In the memorial annals of the beautiful valley of the Pajaro in the vicinity of Watsonville there are few names held in better remembrance than that of the late John Edmund Trafton who in his generation was one of the acknowledged leaders of the community, enterprising in his land operations, public spirited in his consideration of civic problems, philanthropic in his attitude toward community needs, gentle in his intercourse with his neighbors, ever kind and generous toward his relatives, true to himself and true as well in his relations with his fellow men. Mr. Trafton was a bachelor and his affections were distributed throughout the community in such a wholesome way that all felt that he was a sort of a common kinsman, one of that fine type of mankind that just naturally come to be looked upon as “uncle” to everyone, and it was thus that at the time of his passing he left a good memory—a memory that long will be kept green throughout the community in which his life of service was spent.
John Edmund Trafton was born at Stanstead in the province of Quebec, Canada, July 18, 1837, and was a son of David and Sarah (Woodbury) Trafton, the former of whom was born in the state of Maine and the latter in Vermont. After their marriage they made their home at Stanstead, Quebec, until in 1840, when they returned to the United States and settled with their family in Boone county, Missouri. David Trafton was thus a Missourian when the Mexican war broke out six years later. He enlisted in the army and upon the completion of his military service returned to his Missouri home, where he was engaged in the hotel and mercantile business until in 1864, when he disposed of his holdings there and with his family joined an overland caravan to make the long trip to California with a view to establishing a new home in this very desirable region. En route cholera broke out in the wagon train and David Trafton fell a victim to the scourge, his death occurring while the caravan halted at Fort Kearney, he then being fifty-seven years of age. His widow came on with the other members of the family and upon her arrival here took advantage of a government land bounty due in consideration of Mr. Trafton’s services in the Mexican war and established her new home on that tract in the beautiful Pajaro valley in the vicinity of Watsonville. There she spent the remainder of her life, an honored pioneer mother of this district, her death occurring in 1891, she then being eighty years of age.
John E. Trafton was but three years of age when his parents moved from Canada to Boone county, Missouri, where he grew to manhood, taking a part in his father’s mercantile enterprises there. When he started with his parents for California in 1864 he was at the very height of his vigorous young manhood and upon his arrival here he helped get his mother established. He soon entered upon enterprises on his own behalf which in time developed until he came to be recognized as one of the most substantial figures in the community, a large landowner and general farmer and stockman and interested in enterprises of various sorts. Mr. Trafton made money easily it seems and was equally generous in its distribution. As an instance of this public-spirited generosity, it is recalled that when a fund was being created for a new building for the Young Men’s Christian Association at Watsonville—an edifice that was completed at a cost of forty-sever thousand dollars —Mr. Trafton headed the list with a subscription of five thousand dollars. At the time of his death his land holdings amounted approximately to twelve hundred acres of rich valley land and his general estate was valued at not less than three hundred thousand dollars, the beneficiaries of which were twenty-seven nieces and nephews.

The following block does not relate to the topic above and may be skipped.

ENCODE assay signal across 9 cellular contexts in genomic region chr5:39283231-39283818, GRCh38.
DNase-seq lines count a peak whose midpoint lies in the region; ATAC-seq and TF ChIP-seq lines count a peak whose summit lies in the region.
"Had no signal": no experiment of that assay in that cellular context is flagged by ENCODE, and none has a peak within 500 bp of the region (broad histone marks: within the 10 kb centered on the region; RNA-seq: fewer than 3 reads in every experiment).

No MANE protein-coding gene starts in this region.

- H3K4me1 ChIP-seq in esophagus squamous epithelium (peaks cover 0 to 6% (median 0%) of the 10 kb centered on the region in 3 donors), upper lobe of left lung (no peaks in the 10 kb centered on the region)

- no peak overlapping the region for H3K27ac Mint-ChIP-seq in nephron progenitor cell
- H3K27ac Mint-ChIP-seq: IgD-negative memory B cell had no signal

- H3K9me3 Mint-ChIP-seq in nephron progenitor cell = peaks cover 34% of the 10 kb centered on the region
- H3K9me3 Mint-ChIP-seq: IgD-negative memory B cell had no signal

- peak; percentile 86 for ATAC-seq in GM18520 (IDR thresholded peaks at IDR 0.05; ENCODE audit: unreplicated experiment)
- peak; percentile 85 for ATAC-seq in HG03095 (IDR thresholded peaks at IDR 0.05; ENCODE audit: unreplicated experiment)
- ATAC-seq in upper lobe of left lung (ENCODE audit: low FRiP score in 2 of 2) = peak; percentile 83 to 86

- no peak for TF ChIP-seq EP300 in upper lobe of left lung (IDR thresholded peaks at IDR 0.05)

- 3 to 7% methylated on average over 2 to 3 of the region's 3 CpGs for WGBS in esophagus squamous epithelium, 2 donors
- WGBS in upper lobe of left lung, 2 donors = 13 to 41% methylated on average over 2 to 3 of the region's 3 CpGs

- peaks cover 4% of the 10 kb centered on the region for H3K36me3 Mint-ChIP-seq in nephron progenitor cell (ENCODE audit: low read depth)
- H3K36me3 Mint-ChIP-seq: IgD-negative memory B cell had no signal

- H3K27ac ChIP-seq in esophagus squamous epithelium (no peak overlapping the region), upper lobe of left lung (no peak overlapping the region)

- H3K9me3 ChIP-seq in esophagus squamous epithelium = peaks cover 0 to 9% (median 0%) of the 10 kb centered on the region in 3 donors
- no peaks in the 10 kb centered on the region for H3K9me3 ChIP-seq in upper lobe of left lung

Mr. Trafton was eighty-five years of age at the time of his death in 1922 and up to within a very short time of his passing had retained his vigor and good spirits, continuing to take an active interest in the operation of his ranches and in the direction of his other enterprises. He was one of the organizers and a director of the Pajaro Valley National Bank of Watsonville, the largest financial institution in that city, and also was one of the orgaiTiMrs -of- the Watsonville Creamery Company, of which concern he likewise was one of the original directors. He was a Knight Templar Mason and had for many years taken a warm interest in local Masonic affairs. He was given a Masonic burial, and his funeral, it is needless to say, was attended by one of the largest concourses ever gathered in the valley for such a solemn occasion, the whole community thus expressing a desire to pay a last tribute to the memory of a good man.
Source: History of Monterey and Santa Cruz Counties, California : cradle of California’s history and romance : dating from the planting of the cross of Christendom upon the shores of Monterey Bay by Fr. Junipero Serra, and those intrepid adventurers who accompanied him, down to the present day. Chicago: S.J. Clarke Pub. Co., 1925.